Council names its new appointees, draws stringline


The fact that elections for City Council are a month away was obvious Monday night, as council members Joan House and Tom Hasse fielded what appeared to be politically driven flack about the proposed Civic Center development deal they presented to the council two weeks before. House, the largest vote-getter in the 1996 election, is a candidate. Hasse is not.

Candidate and Councilman Walt Keller’s motion to have the agreement reviewed by a consultant failed, and House’s motion on a public hearing schedule was approved 5-0, after House and Hasse addressed Parks and Recreation Commissioner Sam Hall Kaplan’s call for “due diligence” and no “back door deals.”

Hasse said City Manager Harry Peacock, an attorney from the Interim City Attorney’s office, and reputable appraiser Mason and Mason had been with him and House throughout the 11-month negotiations, and Hasse added he and House never had authority to strike a deal.

Noting the community’s apparent receptiveness to the deal, Hasse said, “Whenever I have Planning Commissioner Jo Ruggles and Malibu Times publisher Arnold York agreeing on anything, that’s consensus. That’s what happened in the last few weeks.”

House’s motion calls for speeding up finalizing the written agreement and having the first of at least three public hearings begin a month after that. The written agreement is expected to be finalized in a month.

Code enforcement

Council members announced 10 of the 15 appointments they were allowed to make, as agreed at the council’s special code enforcement workshop last month. Mayor Pro Tem Harry Barovsky nominated contractor Roger Trivette, electrician Bob Hart and Marissa Coughlan. Carolyn Van Horn named Point Dume Mobilehome Park Homeowners Association Vice President Dusty Peak and attorney James Schoenfield. Keller appointed John Miller and John Maclay. Hasse named attorneys Todd Sloan and Ted Vaill. House named attorney Jeannette Maginnis.

Paul Major, one of the original advocates for the task force, told The Malibu Times he was disappointed in the choices. Peak and Coughlan had been appointed as friends of Code Enforcement officer Gail Sumpter, Major said. Only one of the 10 people he had suggested had been named, while the “hundreds” of people who had the courage to speak their mind, including Anne Hoffman of the advocacy group Malibu Citizens for Fair Zoning, had been ignored.

The council decided 4-0 to let the task force consider the code violation amnesty program, Barovksy having left by the time of the midnight vote.

Hasse’s motion to have all complaints in writing and of public record also passed 4-0.

School district grant

Although the 5-0 vote to give the Santa Monica-Malibu Unified School District $150,000 was made without discussion and without conditions, the staff report suggests 16 items the council might request in return. Requests range from a TV studio in a Malibu High classroom to deeding the Malibu Equestrian Center to the city. The council was to meet with the district yesterday (March 1).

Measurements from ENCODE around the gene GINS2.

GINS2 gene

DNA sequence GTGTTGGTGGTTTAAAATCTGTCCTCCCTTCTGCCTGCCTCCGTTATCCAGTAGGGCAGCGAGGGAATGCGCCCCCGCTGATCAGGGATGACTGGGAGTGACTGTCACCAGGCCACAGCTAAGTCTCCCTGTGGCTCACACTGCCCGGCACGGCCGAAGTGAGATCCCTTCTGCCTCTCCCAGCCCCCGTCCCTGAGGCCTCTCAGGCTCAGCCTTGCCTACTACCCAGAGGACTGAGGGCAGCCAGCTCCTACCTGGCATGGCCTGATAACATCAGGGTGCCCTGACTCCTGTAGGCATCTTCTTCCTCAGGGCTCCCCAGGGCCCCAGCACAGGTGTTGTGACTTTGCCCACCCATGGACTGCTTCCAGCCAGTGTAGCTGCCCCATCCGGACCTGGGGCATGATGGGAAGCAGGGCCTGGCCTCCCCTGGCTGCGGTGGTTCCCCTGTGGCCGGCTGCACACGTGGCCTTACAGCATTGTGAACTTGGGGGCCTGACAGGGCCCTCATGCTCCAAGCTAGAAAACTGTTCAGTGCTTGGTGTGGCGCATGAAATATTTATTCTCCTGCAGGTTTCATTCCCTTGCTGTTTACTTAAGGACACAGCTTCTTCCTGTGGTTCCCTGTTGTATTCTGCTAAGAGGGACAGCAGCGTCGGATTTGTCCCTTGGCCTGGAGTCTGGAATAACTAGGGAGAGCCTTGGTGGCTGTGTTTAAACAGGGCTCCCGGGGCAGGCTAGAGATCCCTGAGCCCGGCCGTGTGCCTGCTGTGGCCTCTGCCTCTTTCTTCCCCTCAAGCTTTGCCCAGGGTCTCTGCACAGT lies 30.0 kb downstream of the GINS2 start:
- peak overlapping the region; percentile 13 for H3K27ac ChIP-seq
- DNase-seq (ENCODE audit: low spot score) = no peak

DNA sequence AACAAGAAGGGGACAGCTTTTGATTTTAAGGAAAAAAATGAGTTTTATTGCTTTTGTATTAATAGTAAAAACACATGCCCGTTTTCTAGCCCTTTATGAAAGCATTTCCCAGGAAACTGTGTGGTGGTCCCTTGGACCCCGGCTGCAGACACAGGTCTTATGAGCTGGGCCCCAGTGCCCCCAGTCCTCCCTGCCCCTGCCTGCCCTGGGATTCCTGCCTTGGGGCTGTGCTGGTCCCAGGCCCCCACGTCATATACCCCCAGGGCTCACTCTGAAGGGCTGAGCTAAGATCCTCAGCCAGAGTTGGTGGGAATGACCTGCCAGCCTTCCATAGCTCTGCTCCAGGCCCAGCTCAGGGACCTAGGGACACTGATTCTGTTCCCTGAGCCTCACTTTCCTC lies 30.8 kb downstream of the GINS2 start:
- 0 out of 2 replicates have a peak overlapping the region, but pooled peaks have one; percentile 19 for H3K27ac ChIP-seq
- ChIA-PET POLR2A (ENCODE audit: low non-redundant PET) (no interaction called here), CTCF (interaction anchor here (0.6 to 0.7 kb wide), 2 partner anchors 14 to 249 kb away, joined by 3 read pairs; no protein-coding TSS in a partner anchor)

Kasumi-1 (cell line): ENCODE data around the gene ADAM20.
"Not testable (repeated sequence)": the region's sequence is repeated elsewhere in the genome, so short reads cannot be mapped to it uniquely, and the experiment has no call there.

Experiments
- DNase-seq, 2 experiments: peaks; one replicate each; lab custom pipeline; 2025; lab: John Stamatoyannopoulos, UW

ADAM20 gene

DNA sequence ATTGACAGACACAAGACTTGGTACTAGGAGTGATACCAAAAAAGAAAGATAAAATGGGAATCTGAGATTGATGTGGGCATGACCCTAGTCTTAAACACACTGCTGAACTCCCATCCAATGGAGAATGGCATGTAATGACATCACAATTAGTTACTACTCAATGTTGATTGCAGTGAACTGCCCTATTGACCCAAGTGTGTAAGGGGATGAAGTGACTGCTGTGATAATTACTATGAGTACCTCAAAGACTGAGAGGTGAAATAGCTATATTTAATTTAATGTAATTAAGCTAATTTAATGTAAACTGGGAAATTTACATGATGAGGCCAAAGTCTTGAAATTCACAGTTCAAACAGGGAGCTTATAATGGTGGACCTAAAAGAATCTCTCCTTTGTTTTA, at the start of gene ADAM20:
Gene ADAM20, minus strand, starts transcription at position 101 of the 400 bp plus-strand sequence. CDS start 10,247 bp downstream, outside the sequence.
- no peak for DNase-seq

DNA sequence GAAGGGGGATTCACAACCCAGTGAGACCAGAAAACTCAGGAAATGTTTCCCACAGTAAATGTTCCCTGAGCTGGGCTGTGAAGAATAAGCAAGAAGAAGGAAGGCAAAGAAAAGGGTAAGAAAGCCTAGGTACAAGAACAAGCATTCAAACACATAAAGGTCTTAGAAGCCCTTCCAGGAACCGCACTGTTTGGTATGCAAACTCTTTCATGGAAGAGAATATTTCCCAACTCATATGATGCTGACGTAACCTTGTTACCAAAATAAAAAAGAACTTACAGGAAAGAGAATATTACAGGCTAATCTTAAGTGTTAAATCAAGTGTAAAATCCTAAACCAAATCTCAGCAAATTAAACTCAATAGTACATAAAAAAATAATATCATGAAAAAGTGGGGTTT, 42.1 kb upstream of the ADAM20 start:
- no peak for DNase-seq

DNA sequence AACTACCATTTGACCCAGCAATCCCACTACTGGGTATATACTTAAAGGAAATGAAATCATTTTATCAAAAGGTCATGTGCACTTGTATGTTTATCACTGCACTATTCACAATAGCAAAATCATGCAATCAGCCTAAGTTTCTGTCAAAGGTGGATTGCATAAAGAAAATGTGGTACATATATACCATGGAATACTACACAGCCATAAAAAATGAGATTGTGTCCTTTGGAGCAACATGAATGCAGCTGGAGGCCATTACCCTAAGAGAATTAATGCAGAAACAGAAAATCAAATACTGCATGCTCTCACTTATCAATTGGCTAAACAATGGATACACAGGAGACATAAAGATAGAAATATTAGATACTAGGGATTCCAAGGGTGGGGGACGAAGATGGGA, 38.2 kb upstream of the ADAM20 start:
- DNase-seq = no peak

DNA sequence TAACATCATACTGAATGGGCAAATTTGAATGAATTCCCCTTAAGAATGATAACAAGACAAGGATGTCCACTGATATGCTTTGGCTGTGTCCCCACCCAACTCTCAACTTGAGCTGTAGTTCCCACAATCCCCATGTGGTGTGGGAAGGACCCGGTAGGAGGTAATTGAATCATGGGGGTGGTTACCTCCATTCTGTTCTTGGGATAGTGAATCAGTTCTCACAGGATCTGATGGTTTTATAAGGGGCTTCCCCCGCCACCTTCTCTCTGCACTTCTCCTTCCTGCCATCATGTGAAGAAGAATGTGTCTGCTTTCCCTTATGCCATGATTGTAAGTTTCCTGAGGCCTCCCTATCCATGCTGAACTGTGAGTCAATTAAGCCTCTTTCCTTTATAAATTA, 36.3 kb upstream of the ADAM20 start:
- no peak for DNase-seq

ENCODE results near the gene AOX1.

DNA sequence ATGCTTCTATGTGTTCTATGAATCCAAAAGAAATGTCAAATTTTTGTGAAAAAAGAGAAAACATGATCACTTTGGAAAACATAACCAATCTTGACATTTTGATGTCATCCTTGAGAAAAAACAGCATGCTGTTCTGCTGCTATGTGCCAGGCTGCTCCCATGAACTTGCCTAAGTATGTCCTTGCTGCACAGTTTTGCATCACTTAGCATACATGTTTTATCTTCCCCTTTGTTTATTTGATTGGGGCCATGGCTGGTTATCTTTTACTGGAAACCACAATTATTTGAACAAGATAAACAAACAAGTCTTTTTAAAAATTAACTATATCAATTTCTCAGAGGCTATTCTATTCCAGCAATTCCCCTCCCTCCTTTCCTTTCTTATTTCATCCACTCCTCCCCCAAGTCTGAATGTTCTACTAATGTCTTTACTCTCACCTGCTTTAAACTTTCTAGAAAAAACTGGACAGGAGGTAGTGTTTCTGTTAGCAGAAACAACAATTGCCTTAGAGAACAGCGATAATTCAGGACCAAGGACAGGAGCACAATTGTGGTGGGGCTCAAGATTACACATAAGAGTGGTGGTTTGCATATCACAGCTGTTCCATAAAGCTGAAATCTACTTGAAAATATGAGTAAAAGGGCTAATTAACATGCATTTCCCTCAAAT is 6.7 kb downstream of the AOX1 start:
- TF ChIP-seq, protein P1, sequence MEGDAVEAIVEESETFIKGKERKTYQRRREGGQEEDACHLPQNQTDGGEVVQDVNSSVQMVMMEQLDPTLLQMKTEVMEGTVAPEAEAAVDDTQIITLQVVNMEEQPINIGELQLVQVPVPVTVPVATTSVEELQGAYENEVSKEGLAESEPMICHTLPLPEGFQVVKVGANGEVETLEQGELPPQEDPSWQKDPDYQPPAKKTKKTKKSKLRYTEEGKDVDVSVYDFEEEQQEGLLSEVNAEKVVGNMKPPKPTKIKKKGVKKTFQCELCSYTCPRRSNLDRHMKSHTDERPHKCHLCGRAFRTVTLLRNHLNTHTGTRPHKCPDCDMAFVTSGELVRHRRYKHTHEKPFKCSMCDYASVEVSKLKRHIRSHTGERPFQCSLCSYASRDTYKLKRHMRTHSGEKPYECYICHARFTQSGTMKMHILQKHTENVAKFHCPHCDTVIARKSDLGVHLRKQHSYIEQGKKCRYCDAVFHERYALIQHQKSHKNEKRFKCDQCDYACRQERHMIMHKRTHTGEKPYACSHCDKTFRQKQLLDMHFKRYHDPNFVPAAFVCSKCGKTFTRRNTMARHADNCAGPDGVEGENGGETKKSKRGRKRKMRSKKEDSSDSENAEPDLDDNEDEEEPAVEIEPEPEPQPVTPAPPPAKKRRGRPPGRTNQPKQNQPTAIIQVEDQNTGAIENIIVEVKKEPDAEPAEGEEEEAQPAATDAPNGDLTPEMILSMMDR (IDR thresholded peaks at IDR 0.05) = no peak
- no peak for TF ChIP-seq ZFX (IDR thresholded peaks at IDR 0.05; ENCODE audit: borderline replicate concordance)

Budget program priorities

A request by education activist Laure Stern for a $10,000 contribution to the youth foundation she founded highlighted budgetary fears. The city will lose the $750,000 it had as a new city next summer, and even before the $150,000 school district grant, will have spent $250,000 more than it has in the General Fund. On Hasse’s motion, council members voted 4-0 to prepare a “base” budget that would pay for things not already completed, and then consider the youth foundation grant, $16,000 for trash bins and implementation of the Parks Master Plan.

Perez stringline

Resolving a year-long dispute between warring Carbon Beach neighbors Charles Perez and Gil Segel, Hasse crafted a compromise, approved 5-0, delineating the stringline between the two homes. The stringline is a rule of thumb for determining how far seaward homes and decks may project to the beach, and as Emily Harlow had said at a recent Planning Commission meeting, “Every foot makes a difference.”

Hasse’s motion draws the stringline midway between those delineated by the Planning Commission (based on the Coastal Commission definition) and that drawn by former Planning Director Craig Ewing based on the Zoning Ordinance.

New city attorney

City Manager Harry Peacock announced the council had chosen Santa Barbara attorney Steve Amerikaner as the new City Attorney. Amerikaner, a partner in the firm of Hatch and Parent, graduated from Harvard Law School in 1973. The firm’s client list includes the cities of Beverly Hills, Oxnard and Torrance; the Santa Ynez River Water Conservation District; The Vons Companies; and Wells Fargo Bank.

Interim planning director

Peacock also announced Harry Engen, a retired Community Director of the Central Coast city of Atascadero, would be able to serve as Interim Planning Director beginning March 1. He would serve through May, working four days a week.